As developers, we often have to interface with third-party APIs. This is no different when writing Elixir apps. Rather than pulling in some third-party library that’s specific to the API, I prefer to use HTTPoison to give me the minimal amount of functionality to write my own wrapper. I prefer to own the API implementation for a few reasons:

  1. Only the paths that are used are brought in, alleviating excess code from API implementation that isn’t used.
  2. I have confidence in the level of tests written in the implementation.
  3. I can easily update the implementation when the API is updated.

HTTPoison makes this super easy for us in Elixir. The library can be used in a couple of different ways.

The HTTPoison Module

We can use the HTTPoison module to issue HTTP requests and parse responses. This is the example from the documentation:

iex> HTTPoison.get!("")
%HTTPoison.Response{status_code: 200,
                    headers: [{"content-type", "application/json"}],
                    body: "{...}"}

This gives us a very simple way to interface with requests and responses from APIs. My preference, however, is to write a wrapper module using the HTTPoison.Base module.

The HTTPoison.Base Module

When writing an API wrapper, we can define our own module with a name that corresponds with the API. We can then tell that module to use the HTTPoison.Base module and override the functions as required by our specific implementation. Under the hood, the HTTPoison module just uses HTTPoison.Base without overriding any default function.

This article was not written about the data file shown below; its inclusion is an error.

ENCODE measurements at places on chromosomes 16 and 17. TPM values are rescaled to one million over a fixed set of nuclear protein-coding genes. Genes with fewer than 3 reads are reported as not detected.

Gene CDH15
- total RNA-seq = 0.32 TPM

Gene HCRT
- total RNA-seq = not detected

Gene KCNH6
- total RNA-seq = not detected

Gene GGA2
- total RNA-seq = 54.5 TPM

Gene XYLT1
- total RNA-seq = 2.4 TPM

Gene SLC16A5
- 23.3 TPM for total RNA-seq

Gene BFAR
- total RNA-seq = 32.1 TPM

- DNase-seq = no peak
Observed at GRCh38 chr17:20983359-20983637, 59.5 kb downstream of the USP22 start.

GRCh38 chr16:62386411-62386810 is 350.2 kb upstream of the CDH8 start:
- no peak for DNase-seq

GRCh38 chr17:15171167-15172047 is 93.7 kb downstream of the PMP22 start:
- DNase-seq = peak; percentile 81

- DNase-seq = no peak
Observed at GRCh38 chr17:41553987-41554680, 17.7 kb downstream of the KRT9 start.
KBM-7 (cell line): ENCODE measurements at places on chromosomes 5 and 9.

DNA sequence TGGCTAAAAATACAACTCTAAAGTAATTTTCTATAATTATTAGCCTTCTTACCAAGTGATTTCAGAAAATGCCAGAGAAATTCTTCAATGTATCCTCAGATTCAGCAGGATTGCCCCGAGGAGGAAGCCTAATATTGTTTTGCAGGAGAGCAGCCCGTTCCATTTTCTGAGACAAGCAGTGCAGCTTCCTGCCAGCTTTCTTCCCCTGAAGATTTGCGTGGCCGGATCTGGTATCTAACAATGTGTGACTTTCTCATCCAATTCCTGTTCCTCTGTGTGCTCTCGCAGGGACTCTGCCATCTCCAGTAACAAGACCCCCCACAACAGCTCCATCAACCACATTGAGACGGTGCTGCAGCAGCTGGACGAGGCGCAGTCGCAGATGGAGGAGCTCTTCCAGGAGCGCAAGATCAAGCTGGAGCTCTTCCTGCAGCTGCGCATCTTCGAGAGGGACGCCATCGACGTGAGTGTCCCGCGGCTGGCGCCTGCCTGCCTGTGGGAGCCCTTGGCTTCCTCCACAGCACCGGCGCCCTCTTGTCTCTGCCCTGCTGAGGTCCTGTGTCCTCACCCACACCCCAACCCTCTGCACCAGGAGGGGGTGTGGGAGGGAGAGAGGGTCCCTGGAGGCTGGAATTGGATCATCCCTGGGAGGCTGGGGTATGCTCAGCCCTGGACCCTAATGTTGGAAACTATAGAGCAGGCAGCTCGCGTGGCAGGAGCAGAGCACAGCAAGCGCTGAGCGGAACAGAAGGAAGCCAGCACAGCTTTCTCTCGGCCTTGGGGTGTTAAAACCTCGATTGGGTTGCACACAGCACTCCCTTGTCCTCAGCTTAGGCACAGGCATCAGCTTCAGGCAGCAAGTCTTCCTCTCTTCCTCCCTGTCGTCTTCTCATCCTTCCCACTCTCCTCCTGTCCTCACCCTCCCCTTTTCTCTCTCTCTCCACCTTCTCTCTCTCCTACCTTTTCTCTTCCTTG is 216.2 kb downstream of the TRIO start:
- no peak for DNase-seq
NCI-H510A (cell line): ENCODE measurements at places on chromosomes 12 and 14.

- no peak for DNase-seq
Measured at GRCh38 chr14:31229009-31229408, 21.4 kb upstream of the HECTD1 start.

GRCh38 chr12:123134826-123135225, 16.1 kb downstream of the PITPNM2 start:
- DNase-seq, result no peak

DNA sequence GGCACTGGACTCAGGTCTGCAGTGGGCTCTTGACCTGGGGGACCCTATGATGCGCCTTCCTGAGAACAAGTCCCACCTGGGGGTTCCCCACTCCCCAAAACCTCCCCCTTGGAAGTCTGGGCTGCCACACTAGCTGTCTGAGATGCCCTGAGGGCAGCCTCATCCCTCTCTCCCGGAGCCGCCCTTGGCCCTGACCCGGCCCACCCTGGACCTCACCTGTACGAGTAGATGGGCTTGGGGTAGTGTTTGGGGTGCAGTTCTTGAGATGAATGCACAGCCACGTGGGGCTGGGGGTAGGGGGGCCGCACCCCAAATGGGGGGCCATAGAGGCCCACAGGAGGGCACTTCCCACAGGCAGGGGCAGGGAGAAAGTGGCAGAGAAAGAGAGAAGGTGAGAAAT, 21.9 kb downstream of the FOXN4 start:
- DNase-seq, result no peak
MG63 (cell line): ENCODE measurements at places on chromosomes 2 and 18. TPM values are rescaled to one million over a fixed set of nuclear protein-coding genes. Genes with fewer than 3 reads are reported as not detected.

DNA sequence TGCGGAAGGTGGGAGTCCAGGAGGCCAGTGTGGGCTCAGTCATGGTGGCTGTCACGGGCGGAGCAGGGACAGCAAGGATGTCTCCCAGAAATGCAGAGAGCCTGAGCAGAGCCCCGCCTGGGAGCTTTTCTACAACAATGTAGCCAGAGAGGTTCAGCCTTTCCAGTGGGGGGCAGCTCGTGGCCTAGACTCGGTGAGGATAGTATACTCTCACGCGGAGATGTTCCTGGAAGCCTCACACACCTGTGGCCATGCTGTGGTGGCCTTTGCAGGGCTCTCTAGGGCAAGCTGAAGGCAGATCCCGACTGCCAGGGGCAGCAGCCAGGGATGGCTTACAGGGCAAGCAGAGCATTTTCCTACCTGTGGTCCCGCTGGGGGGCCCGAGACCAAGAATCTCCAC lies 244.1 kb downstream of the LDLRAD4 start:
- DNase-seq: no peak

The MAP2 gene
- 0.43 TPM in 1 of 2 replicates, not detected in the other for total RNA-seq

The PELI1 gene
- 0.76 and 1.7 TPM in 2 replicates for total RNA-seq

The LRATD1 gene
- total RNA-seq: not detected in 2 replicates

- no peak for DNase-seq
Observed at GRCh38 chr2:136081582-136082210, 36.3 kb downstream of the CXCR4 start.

The following example is an annotated snippet taken from a wrapper that I wrote for Google’s Recaptcha service:

defmodule MyApp.Recaptcha do
  @moduledoc """
  Interface to Google's Recaptcha service:

  use HTTPoison.Base

  # Set the endpoint to send requests. There is only one for verifying the site,
  # but this could easily be the base URL to append paths to.
  @endpoint ""

  @doc """
  Post given Recaptcha form response to Google.

  Returns `:ok` if successful response. Returns `:error` if anything went wrong.
  @spec verify(binary) :: :ok | :error
  def verify(response) do
    params = [
      {"secret", secret()},
      {"response", response}

    |> post({:form, params})
    |> process_verify

  # The secret to send with the post request to Google.
  @spec secret() :: binary
  defp secret() do

  @spec process_verify({atom, binary | map}) :: atom
  defp process_verify({:ok, %{body: %{success: true}}}), do: :ok
  defp process_verify(_), do: :error

  # HTTPoison handlers -------------------------------------
  @spec process_response_body(any) :: binary | %{}
  defp process_response_body(""), do: ""
  defp process_response_body(body) do
    Poison.decode!(body, keys: :atoms)

Calling MyApp.Recaptcha.verify("recaptcha_client_token") will issue a POST request to the @endpoint then process the response in process_verify/1. Here, I’ve overridden the process_response_body/1 function to use the Poison library to decode the response body and return an Elixir Map with atom keys. You can find a list of all overridable functions with examples in the HTTPoison documentation.

This is my preferred approach to interfacing with APIs. I’ve written small wrappers for Vimeo, Mailchimp, and Google’s Recaptcha (above) to name a few. It’s a real easy way to get an API wrapper up and running in Elixir with a minimal amount of code. And I only implement the parts of the API that I use.

Have you used HTTPoison? Interfaced with an API in Elixir another way? Let me know in the comments over on Hacker News.